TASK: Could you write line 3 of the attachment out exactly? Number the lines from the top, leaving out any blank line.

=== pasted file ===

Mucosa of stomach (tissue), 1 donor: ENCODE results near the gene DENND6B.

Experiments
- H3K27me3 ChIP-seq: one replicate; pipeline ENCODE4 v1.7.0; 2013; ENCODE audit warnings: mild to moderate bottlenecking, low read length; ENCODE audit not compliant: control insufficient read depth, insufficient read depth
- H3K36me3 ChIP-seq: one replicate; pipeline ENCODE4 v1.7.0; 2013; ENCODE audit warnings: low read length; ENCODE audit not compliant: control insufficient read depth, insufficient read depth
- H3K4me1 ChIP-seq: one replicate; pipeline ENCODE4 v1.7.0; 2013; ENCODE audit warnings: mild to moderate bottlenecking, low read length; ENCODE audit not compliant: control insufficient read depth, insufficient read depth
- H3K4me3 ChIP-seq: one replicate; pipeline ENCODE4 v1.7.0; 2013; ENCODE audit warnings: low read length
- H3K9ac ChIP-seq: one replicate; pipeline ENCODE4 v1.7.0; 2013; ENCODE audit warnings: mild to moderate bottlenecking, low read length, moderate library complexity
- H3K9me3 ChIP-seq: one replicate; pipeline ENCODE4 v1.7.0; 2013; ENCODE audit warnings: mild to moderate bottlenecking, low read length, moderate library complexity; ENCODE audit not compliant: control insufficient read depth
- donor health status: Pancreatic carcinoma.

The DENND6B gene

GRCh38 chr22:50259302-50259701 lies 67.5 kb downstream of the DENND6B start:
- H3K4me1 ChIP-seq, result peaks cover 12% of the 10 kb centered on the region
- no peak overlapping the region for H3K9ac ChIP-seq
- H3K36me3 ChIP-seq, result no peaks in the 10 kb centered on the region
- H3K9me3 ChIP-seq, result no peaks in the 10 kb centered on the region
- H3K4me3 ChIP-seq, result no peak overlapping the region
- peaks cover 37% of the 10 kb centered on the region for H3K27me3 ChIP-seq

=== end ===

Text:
- H3K27me3 ChIP-seq: one replicate; pipeline ENCODE4 v1.7.0; 2013; ENCODE audit warnings: mild to moderate bottlenecking, low read length; ENCODE audit not compliant: control insufficient read depth, insufficient read depth